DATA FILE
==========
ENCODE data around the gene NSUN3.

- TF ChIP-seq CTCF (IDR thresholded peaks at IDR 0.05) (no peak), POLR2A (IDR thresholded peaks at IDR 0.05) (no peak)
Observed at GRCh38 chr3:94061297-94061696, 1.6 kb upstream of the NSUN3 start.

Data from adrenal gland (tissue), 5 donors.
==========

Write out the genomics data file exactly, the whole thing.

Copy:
ENCODE data around the gene NSUN3.

- TF ChIP-seq CTCF (IDR thresholded peaks at IDR 0.05) (no peak), POLR2A (IDR thresholded peaks at IDR 0.05) (no peak)
Observed at GRCh38 chr3:94061297-94061696, 1.6 kb upstream of the NSUN3 start.

Data from adrenal gland (tissue), 5 donors.